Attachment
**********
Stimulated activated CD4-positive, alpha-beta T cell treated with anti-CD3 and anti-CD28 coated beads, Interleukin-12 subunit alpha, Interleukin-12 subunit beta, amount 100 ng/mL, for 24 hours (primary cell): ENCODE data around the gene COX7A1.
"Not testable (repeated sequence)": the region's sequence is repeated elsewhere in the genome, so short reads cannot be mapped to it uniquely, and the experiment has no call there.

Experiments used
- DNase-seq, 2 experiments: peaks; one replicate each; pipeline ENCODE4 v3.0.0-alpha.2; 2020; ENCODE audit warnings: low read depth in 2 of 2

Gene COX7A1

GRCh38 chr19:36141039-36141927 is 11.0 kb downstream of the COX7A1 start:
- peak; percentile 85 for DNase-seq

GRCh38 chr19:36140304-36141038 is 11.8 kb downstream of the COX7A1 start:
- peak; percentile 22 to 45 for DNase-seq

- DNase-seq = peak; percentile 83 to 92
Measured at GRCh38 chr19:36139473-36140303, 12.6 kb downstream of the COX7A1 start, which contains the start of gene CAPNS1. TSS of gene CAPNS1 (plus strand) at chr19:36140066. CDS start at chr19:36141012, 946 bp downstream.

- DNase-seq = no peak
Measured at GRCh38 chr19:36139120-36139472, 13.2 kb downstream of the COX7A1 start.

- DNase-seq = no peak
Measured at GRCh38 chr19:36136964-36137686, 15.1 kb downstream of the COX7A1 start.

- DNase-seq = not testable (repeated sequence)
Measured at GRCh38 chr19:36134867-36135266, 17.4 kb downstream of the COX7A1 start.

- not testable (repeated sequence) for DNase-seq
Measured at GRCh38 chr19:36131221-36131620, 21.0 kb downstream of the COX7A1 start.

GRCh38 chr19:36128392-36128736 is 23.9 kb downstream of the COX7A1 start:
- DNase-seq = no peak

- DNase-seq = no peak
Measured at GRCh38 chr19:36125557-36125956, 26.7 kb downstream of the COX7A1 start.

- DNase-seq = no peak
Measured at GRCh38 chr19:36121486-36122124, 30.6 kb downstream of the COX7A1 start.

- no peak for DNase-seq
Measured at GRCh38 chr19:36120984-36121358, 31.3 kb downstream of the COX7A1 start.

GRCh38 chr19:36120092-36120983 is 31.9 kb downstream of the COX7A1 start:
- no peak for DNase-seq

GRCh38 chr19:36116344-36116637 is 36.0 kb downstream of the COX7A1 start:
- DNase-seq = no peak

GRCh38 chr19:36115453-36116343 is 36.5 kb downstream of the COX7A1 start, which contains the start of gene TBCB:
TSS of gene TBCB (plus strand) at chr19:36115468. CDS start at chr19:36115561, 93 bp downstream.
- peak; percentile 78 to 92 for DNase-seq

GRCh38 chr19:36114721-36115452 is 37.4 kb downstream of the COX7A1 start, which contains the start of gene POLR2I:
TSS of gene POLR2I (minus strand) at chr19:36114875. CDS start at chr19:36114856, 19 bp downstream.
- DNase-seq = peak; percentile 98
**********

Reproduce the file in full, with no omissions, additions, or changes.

Stimulated activated CD4-positive, alpha-beta T cell treated with anti-CD3 and anti-CD28 coated beads, Interleukin-12 subunit alpha, Interleukin-12 subunit beta, amount 100 ng/mL, for 24 hours (primary cell): ENCODE data around the gene COX7A1.
"Not testable (repeated sequence)": the region's sequence is repeated elsewhere in the genome, so short reads cannot be mapped to it uniquely, and the experiment has no call there.

Experiments used
- DNase-seq, 2 experiments: peaks; one replicate each; pipeline ENCODE4 v3.0.0-alpha.2; 2020; ENCODE audit warnings: low read depth in 2 of 2

Gene COX7A1

GRCh38 chr19:36141039-36141927 is 11.0 kb downstream of the COX7A1 start:
- peak; percentile 85 for DNase-seq

GRCh38 chr19:36140304-36141038 is 11.8 kb downstream of the COX7A1 start:
- peak; percentile 22 to 45 for DNase-seq

- DNase-seq = peak; percentile 83 to 92
Measured at GRCh38 chr19:36139473-36140303, 12.6 kb downstream of the COX7A1 start, which contains the start of gene CAPNS1. TSS of gene CAPNS1 (plus strand) at chr19:36140066. CDS start at chr19:36141012, 946 bp downstream.

- DNase-seq = no peak
Measured at GRCh38 chr19:36139120-36139472, 13.2 kb downstream of the COX7A1 start.

- DNase-seq = no peak
Measured at GRCh38 chr19:36136964-36137686, 15.1 kb downstream of the COX7A1 start.

- DNase-seq = not testable (repeated sequence)
Measured at GRCh38 chr19:36134867-36135266, 17.4 kb downstream of the COX7A1 start.

- not testable (repeated sequence) for DNase-seq
Measured at GRCh38 chr19:36131221-36131620, 21.0 kb downstream of the COX7A1 start.

GRCh38 chr19:36128392-36128736 is 23.9 kb downstream of the COX7A1 start:
- DNase-seq = no peak

- DNase-seq = no peak
Measured at GRCh38 chr19:36125557-36125956, 26.7 kb downstream of the COX7A1 start.

- DNase-seq = no peak
Measured at GRCh38 chr19:36121486-36122124, 30.6 kb downstream of the COX7A1 start.

- no peak for DNase-seq
Measured at GRCh38 chr19:36120984-36121358, 31.3 kb downstream of the COX7A1 start.

GRCh38 chr19:36120092-36120983 is 31.9 kb downstream of the COX7A1 start:
- no peak for DNase-seq

GRCh38 chr19:36116344-36116637 is 36.0 kb downstream of the COX7A1 start:
- DNase-seq = no peak

GRCh38 chr19:36115453-36116343 is 36.5 kb downstream of the COX7A1 start, which contains the start of gene TBCB:
TSS of gene TBCB (plus strand) at chr19:36115468. CDS start at chr19:36115561, 93 bp downstream.
- peak; percentile 78 to 92 for DNase-seq

GRCh38 chr19:36114721-36115452 is 37.4 kb downstream of the COX7A1 start, which contains the start of gene POLR2I:
TSS of gene POLR2I (minus strand) at chr19:36114875. CDS start at chr19:36114856, 19 bp downstream.
- DNase-seq = peak; percentile 98